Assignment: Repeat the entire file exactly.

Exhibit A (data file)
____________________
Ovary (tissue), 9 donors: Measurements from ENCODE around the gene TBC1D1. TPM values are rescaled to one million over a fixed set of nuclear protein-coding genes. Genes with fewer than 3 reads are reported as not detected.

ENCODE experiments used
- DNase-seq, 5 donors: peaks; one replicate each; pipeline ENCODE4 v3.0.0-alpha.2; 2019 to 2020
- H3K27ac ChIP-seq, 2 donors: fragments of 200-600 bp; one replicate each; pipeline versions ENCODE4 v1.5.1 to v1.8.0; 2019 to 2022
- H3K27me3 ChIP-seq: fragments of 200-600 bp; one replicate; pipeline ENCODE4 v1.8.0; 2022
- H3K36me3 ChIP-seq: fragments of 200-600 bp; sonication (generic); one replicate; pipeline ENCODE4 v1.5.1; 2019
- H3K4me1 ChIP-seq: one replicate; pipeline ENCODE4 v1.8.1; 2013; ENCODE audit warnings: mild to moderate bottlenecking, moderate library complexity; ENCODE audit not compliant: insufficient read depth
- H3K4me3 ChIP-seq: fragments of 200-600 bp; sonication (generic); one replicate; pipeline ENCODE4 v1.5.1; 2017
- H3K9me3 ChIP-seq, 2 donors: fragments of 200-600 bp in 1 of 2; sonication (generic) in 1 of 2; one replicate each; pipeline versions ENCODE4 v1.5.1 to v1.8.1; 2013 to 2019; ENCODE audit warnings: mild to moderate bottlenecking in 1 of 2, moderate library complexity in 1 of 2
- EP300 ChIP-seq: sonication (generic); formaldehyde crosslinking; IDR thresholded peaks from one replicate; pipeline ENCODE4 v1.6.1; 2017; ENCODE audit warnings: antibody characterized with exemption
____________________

Ovary (tissue), 9 donors: Measurements from ENCODE around the gene TBC1D1. TPM values are rescaled to one million over a fixed set of nuclear protein-coding genes. Genes with fewer than 3 reads are reported as not detected.

ENCODE experiments used
- DNase-seq, 5 donors: peaks; one replicate each; pipeline ENCODE4 v3.0.0-alpha.2; 2019 to 2020
- H3K27ac ChIP-seq, 2 donors: fragments of 200-600 bp; one replicate each; pipeline versions ENCODE4 v1.5.1 to v1.8.0; 2019 to 2022
- H3K27me3 ChIP-seq: fragments of 200-600 bp; one replicate; pipeline ENCODE4 v1.8.0; 2022
- H3K36me3 ChIP-seq: fragments of 200-600 bp; sonication (generic); one replicate; pipeline ENCODE4 v1.5.1; 2019
- H3K4me1 ChIP-seq: one replicate; pipeline ENCODE4 v1.8.1; 2013; ENCODE audit warnings: mild to moderate bottlenecking, moderate library complexity; ENCODE audit not compliant: insufficient read depth
- H3K4me3 ChIP-seq: fragments of 200-600 bp; sonication (generic); one replicate; pipeline ENCODE4 v1.5.1; 2017
- H3K9me3 ChIP-seq, 2 donors: fragments of 200-600 bp in 1 of 2; sonication (generic) in 1 of 2; one replicate each; pipeline versions ENCODE4 v1.5.1 to v1.8.1; 2013 to 2019; ENCODE audit warnings: mild to moderate bottlenecking in 1 of 2, moderate library complexity in 1 of 2
- EP300 ChIP-seq: sonication (generic); formaldehyde crosslinking; IDR thresholded peaks from one replicate; pipeline ENCODE4 v1.6.1; 2017; ENCODE audit warnings: antibody characterized with exemption